LOUISVILLE, Ky. -- Louisville coach Rick Pitino told his team there would be nights like this.
The 24th-ranked Cardinals shot only 36.1 percent from the field -- leading scorer Mike Marra was 1 for 10 -- and led San Francisco by one point at halftime. They persevered because of their defense.
Louisville outscored the Dons 36-11 in the second half on its way to a 61-35 victory in front of 21,049 at the KFC Yum! Center.
Peyton Siva and Terrence Jennings both scored 14 points for the Cardinals (7-0). Both were 5 for 8 from the field, while their teammates were a combined 12 for 45 (26.7 percent).
"Coach said, 'Sometimes the shots don't go in,'" said Jennings, a 6-foot-10 junior center who grabbed nine rebounds. "We knew we had to keep playing defense, keep getting stops. ... Sometimes there's a lid on the rim, you have to expect that and try to get stops as much as possible."
The Cardinals led 25-24 at halftime against the undermanned Dons (3-5) before holding them to five field goals in the second half.
Siva sparked a 16-0 run by Louisville, hitting two 3-pointers and assisting on an inside basket early in the second half. The Cardinals cruised from there as they outscored San Francisco 36-11 in the second half.
Chris Smith added 11 points and Preston Knowles had 10 for Louisville, which committed a season-low five turnovers while forcing 16 to outscore San Francisco 21-0 in points off turnovers.
The Cardinals shot only 36.1 percent (22 for 61) from the field, but held the Dons to 31.1 percent (14 for 45), including 21.7 percent (5 for 23) in the second half.
"What I told them at halftime is there is always a tournament game when shots aren't falling and you are going to have to win it with defense," Pitino said. "And they did it in the second half, they won it with defense. Peyton Siva gave us a big run off his defense and were able to extend the lead."
Michael Williams led the Dons with 14 points.
Louisville scored the first nine points of the game as San Francisco turned the ball over on its first three possessions.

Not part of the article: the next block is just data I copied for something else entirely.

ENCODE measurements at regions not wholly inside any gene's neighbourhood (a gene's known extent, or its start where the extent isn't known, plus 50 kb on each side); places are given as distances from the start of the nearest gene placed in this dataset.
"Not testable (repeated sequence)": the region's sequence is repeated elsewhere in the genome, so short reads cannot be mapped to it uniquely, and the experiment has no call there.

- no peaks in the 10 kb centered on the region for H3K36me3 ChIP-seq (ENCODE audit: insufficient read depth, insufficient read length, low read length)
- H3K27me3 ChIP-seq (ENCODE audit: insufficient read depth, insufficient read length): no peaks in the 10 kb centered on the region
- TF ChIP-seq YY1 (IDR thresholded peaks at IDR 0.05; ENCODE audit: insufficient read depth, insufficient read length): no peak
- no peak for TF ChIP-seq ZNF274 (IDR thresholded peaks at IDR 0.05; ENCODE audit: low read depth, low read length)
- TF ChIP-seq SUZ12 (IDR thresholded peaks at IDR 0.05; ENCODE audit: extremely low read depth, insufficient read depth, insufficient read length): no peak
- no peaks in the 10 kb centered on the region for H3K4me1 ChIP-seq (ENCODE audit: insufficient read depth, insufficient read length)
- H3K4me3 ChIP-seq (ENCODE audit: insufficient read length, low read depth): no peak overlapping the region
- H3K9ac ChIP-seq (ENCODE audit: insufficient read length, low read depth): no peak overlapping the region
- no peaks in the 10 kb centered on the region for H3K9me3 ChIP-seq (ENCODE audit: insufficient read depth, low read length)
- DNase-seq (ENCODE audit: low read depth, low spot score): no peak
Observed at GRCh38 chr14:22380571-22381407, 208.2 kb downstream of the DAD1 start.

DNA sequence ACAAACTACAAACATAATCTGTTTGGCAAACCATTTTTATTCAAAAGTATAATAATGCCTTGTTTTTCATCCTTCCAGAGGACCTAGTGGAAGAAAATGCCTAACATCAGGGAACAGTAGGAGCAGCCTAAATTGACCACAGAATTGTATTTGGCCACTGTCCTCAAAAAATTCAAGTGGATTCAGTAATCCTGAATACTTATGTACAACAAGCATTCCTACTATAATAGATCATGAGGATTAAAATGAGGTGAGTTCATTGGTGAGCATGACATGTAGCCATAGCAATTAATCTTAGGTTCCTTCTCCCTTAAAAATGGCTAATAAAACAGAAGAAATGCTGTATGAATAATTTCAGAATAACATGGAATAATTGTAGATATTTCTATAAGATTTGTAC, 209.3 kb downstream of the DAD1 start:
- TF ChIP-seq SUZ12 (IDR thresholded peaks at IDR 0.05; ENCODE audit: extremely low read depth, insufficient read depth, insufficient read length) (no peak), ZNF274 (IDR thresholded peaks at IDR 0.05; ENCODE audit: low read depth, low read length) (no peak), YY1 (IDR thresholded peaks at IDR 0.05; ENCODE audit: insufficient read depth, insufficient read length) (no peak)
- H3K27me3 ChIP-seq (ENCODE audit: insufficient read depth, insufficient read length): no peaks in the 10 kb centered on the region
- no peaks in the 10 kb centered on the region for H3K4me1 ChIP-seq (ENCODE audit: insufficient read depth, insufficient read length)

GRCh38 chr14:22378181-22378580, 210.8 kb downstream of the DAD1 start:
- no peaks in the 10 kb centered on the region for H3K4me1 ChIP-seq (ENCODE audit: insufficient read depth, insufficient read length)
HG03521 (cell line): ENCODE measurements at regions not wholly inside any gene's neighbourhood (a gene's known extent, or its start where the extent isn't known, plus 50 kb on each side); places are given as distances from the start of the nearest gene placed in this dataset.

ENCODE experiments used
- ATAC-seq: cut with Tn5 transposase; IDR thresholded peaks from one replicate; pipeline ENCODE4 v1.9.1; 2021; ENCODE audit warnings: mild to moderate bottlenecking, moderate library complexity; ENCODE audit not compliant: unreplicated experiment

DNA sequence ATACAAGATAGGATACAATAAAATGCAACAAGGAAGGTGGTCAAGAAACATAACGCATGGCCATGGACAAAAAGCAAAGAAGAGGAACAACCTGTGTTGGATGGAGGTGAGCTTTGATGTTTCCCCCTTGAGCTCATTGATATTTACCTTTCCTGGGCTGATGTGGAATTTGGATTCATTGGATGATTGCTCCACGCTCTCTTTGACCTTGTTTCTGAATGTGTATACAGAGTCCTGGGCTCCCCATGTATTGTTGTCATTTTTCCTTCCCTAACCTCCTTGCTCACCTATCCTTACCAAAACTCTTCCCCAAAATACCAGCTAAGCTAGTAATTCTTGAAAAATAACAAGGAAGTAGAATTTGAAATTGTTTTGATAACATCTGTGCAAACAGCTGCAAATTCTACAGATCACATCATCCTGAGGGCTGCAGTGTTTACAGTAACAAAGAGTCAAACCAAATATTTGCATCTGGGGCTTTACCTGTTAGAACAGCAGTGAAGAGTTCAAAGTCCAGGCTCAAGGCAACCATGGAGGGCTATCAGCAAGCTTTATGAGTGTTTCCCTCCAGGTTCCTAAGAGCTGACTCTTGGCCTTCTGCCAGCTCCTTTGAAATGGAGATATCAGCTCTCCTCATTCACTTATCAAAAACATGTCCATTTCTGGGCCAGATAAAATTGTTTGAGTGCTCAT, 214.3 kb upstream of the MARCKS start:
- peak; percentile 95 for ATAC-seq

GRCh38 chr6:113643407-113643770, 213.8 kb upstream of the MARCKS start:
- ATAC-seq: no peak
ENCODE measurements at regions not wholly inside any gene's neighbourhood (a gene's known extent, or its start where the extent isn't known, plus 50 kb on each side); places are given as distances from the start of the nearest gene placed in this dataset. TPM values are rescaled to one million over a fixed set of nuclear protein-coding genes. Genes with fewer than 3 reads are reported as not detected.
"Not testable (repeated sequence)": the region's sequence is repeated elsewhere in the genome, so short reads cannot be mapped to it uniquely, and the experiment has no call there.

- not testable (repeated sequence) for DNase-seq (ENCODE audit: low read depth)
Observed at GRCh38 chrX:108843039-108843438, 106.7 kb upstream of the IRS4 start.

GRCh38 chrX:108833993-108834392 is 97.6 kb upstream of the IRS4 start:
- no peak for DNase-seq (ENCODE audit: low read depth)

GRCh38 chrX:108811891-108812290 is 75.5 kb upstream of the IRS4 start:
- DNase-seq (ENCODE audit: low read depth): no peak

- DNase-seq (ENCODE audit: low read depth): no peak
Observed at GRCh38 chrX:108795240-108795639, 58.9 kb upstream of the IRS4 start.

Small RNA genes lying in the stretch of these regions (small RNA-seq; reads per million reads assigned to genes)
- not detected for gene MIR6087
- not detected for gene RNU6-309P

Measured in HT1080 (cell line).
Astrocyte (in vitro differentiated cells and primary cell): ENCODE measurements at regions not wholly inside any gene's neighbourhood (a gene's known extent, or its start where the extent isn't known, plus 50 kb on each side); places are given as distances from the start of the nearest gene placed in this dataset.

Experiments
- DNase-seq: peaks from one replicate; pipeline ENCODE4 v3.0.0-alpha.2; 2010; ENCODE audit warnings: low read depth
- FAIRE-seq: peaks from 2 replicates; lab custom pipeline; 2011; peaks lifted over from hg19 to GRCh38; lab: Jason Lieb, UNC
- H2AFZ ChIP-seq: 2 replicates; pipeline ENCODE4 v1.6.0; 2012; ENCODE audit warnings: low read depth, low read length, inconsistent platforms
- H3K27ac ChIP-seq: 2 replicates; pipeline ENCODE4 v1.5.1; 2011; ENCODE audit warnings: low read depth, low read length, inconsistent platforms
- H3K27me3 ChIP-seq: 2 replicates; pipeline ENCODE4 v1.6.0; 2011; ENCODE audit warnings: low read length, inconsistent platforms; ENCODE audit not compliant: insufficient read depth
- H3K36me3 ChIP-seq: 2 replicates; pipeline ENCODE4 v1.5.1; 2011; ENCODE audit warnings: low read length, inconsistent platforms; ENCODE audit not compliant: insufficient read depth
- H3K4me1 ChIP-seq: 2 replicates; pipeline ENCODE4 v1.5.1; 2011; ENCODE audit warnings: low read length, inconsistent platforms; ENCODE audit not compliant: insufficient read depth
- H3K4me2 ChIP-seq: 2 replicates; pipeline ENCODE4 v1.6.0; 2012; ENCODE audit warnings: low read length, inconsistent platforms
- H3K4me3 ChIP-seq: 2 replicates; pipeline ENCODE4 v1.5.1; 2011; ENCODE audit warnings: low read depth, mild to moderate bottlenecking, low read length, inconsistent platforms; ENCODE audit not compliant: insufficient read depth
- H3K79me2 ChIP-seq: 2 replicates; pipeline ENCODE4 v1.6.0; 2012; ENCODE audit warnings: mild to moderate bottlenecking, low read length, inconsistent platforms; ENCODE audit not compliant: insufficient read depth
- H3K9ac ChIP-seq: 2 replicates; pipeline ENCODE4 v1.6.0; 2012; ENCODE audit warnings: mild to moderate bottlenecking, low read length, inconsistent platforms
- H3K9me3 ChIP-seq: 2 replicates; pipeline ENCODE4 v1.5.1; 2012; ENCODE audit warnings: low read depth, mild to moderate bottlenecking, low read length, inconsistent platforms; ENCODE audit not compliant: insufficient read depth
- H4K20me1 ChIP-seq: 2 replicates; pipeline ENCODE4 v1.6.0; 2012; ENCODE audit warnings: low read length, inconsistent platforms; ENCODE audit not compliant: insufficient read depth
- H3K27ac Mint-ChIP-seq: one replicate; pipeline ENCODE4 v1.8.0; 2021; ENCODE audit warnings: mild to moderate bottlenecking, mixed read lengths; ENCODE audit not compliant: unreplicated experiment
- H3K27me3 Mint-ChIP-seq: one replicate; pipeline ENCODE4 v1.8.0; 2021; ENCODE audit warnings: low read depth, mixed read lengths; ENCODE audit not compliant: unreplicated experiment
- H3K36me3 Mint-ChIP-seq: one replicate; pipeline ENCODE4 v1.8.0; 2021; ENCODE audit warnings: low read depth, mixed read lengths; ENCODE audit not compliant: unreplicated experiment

Siva, a sophomore point guard, accounted for seven of his team's first nine points with an assist, a 3-pointer and a dunk off a steal. He finished with five assists and four steals.
The Dons went without a field goal for the first 4:29, but San Francisco, with only eight players in uniform, scrapped its way back in the game.
Trailing 20-8 at the 10-minute mark the Dons went to their spread offense and outscored Louisville 16-5 over the remainder of the first half.
Williams' 3-pointer with 1:02 left tied the score at 24 before Siva hit one free throw with 4.9 seconds remaining to give Louisville a 25-24 lead.
The Cardinals, who settled for jump shots against San Francisco's zone after taking a 20-8 lead, shot 37 percent (10 for 27) in the first half and were just 4 for 17 (23.5 percent) from 3-point range.
"I just think our guys were so consumed with our shots not falling that they were forgetting that we made seven mishaps defensively, not switching at the right time, not guarding the post the right way," Pitino said.
"All because we were taken out, because this is a young team, an inexperienced team ... because inexperience isn't an excuse anymore ... an inexperienced team that didn't realize defense wins. So we broke down defensively and they shot, in the first half, one of the highest percents against us this season. So we made adjustments, so let's start thinking defense and not offense."
The teams traded baskets to start the second half before the Cardinals went on a 16-0 run.
"The second half we just decided we were going to turn it up on D and rely on our D to get this win," said sophomore forward Rakeem Buckles, who had 10 rebounds as the Cardinals outrebounded the Dons 44-36.
Louisville shot 35.3 percent (12 for 34) in the second half, hitting 6 for 19 (31.6 percent) from 3-point range. San Francisco was 0 for 8 from long range in the second half.
"We couldn't get a whole lot going in the second half," San Francisco coach Rex Walters said. "They're pretty darn good. We spent so much energy on the defensive end, and you get nothing easy. ... Tired legs equal bad shots. I told our guys, 'You couldn't have a worse situation -- a Top 25 team, athletic, playing at a great arena, sometimes you feel like you're out there playing 5-on-8."